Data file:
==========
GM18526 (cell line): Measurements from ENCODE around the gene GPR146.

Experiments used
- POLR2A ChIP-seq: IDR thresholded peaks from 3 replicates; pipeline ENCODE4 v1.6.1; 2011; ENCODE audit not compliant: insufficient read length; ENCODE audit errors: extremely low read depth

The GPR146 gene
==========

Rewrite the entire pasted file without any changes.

GM18526 (cell line): Measurements from ENCODE around the gene GPR146.

Experiments used
- POLR2A ChIP-seq: IDR thresholded peaks from 3 replicates; pipeline ENCODE4 v1.6.1; 2011; ENCODE audit not compliant: insufficient read length; ENCODE audit errors: extremely low read depth

The GPR146 gene